Collaborative robots enable new ways for people to work alongside robots. Collaborative robots typically entail a six- or seven-axis robot arm with power- and force-limited manipulators. Unlike large industrial robots that must be fenced off from humans during operations, a collaborative robot, or cobot, may feature moving parts and sensors that limit torque and resistance. This creates an inherently safer robot that can be customized and automated for human-robot collaboration.
The Collaborative Robot Laboratory at Southwest Research Institute opens new opportunities for our customers and industry consortia to develop agile, mobile, automated capabilities for leading collaborative robot platforms. We develop software, perception, and automation technology that solves technical challenges in manufacturing and assembly where there is inherently a benefit to humans and robots being in proximity. The facility features a flex-lab with collaborative robot workstations in addition to meeting rooms where we host training and industry events.
Collaborative Robots in Manufacturing
SwRI works with industry partners, including ROS-Industrial and Texas Manufacturing Assistance Center, to develop enabling technologies for collaborative robots in manufacturing. Some applications may provide input information or lead to development of new ways to enable humans to train robots on specific tasks. These approaches are equally applicable to traditional industrial robots and are an extension of what has been thought of as a collaborative robotic application. Laboratory project examples and capabilities include the following:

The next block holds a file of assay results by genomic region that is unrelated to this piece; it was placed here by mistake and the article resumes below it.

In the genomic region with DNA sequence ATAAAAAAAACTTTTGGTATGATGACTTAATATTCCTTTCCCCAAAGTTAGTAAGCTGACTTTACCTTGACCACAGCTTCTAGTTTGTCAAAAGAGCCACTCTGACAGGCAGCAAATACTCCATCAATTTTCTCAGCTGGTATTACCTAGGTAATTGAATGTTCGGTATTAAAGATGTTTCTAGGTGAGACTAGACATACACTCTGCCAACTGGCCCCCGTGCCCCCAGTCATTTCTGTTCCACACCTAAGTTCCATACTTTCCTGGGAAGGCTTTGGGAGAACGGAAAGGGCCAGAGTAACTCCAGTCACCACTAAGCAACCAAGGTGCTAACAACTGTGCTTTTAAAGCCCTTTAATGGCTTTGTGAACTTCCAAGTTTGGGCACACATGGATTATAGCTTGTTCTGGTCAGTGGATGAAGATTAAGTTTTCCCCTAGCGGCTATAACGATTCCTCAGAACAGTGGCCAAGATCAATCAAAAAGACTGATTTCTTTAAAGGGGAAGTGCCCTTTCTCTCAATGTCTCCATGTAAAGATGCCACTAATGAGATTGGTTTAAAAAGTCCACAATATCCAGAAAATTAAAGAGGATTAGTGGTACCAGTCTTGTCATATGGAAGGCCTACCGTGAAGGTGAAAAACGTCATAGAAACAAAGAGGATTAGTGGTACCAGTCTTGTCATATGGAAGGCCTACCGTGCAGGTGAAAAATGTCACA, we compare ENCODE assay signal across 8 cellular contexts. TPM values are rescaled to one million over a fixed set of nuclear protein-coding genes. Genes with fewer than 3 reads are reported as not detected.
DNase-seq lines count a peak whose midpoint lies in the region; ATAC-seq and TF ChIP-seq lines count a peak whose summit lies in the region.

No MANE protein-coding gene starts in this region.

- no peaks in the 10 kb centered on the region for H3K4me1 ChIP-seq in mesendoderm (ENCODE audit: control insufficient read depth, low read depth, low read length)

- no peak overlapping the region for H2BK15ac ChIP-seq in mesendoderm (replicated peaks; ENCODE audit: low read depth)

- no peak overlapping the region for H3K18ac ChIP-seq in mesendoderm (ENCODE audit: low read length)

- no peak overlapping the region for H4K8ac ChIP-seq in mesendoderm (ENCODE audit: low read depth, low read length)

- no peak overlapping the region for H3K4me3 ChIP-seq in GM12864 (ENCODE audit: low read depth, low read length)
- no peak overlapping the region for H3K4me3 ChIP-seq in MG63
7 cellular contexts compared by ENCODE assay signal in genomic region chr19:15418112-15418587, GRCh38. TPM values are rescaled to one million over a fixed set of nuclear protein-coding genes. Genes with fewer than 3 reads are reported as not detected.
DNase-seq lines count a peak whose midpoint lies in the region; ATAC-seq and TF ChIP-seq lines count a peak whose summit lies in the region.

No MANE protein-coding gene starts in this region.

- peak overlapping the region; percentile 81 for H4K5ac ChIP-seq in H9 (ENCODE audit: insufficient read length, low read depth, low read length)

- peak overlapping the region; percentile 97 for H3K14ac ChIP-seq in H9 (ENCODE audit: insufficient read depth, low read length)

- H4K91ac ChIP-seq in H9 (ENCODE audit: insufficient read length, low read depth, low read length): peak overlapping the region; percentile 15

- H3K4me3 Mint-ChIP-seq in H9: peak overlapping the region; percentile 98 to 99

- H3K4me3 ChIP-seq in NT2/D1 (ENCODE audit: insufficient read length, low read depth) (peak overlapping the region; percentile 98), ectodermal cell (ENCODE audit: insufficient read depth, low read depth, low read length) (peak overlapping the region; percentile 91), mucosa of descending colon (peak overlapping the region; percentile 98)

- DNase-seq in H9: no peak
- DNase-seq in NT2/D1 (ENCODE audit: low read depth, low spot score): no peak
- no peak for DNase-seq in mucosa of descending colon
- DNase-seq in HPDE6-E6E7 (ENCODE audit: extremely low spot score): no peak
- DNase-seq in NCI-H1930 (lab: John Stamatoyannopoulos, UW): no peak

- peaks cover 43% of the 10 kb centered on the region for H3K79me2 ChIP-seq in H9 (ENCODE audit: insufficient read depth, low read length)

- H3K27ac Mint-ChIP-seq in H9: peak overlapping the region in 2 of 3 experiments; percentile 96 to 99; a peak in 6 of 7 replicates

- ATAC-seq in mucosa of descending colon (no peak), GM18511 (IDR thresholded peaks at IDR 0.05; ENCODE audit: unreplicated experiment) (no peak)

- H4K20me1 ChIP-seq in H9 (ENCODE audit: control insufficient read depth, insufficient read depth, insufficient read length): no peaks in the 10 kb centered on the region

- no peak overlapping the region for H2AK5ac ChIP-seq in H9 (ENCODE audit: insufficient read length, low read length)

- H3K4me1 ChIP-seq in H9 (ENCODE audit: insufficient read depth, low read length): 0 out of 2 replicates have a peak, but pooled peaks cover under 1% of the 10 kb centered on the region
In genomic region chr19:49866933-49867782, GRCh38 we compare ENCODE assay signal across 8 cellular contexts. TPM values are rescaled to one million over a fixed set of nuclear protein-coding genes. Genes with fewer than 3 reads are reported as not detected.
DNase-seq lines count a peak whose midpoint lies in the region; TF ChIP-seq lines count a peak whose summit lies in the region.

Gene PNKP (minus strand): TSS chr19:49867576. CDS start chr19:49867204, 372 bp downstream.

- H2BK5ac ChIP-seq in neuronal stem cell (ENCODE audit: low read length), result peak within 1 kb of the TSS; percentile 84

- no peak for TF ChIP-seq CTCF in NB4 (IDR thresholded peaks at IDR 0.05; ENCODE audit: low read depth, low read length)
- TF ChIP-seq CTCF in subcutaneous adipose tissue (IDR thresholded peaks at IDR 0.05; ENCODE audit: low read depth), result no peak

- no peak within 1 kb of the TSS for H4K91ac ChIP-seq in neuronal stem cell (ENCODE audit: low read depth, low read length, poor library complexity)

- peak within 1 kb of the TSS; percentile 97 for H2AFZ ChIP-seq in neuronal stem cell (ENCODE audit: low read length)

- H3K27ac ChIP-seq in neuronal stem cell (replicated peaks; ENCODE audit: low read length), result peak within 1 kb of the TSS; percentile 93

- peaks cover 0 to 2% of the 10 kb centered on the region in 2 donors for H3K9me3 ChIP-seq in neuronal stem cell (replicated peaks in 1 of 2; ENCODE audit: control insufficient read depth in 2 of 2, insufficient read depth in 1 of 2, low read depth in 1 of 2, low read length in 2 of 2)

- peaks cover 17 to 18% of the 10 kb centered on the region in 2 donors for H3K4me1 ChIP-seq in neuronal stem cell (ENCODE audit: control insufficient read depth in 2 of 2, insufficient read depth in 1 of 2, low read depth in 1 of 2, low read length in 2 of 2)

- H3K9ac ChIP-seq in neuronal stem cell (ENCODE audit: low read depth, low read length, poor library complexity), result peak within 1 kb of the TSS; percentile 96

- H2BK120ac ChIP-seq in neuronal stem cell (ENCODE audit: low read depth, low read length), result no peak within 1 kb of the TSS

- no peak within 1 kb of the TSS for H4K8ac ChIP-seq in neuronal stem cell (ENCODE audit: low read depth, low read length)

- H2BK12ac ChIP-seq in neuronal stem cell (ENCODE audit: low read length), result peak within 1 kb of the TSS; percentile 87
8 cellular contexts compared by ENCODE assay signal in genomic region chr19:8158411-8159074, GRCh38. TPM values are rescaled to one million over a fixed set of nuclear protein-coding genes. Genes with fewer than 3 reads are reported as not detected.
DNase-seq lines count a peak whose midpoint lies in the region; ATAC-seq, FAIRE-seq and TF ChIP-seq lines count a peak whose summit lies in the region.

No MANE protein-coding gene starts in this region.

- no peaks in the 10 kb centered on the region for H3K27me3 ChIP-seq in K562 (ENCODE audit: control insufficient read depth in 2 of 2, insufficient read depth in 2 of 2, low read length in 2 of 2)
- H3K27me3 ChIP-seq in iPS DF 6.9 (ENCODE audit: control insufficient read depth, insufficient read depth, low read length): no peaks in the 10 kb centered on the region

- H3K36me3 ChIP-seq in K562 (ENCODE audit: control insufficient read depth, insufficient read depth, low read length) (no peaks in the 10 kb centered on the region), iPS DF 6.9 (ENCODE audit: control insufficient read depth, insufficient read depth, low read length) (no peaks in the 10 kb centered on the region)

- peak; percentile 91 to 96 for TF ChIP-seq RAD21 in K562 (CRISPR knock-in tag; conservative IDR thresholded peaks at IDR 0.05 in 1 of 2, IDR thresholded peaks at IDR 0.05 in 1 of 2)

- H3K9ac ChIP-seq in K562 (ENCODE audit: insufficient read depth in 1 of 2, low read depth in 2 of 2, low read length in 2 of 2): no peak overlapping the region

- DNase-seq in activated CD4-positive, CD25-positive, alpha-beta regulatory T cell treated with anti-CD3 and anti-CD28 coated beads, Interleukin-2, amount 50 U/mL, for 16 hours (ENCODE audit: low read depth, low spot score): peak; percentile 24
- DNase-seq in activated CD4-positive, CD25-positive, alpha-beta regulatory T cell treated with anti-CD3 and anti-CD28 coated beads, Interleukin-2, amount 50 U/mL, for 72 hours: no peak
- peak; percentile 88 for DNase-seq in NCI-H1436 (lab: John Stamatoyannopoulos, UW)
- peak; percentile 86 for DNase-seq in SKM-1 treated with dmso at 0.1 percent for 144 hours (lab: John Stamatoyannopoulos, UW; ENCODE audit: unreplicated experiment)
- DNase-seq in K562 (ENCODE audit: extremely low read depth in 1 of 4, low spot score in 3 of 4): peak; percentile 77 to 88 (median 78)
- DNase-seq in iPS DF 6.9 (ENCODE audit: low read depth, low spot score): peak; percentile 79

- Collaborative robot force control capability
- Cobot cable management
- Robotic prepreg composite layup
- Mixed reality for robotic teaching
- Teach through demonstration
- Responding to human markings
- Robot welding and sanding
- Perception and advanced vision
- Robot risk and safety assessments
Safety note: when equipped for these types of activities, the collaborative robot presents potential safety risks so additional safety measures must be evaluated.
Cobot Blog Series
To learn more, contact Sarah Rogers, call +1 210 522 4691 or read the Innovations in Automation Blog series on cobots:
- Post 1 - What is a cobot and does my company need one?
- Post 2 - Are Cobots Really Safe and Easy to Use?
- Post 3 - Choosing a Cobot vs Industrial Robot Depends on the Application
- Post 4 - How to Pick a Cobot
Innovations in Automation Blog
Read the latest articles about robotics engineering, manufacturing technologies and automation solutions at SwRI’s Innovations in Automation Blog.Visit Robot Blog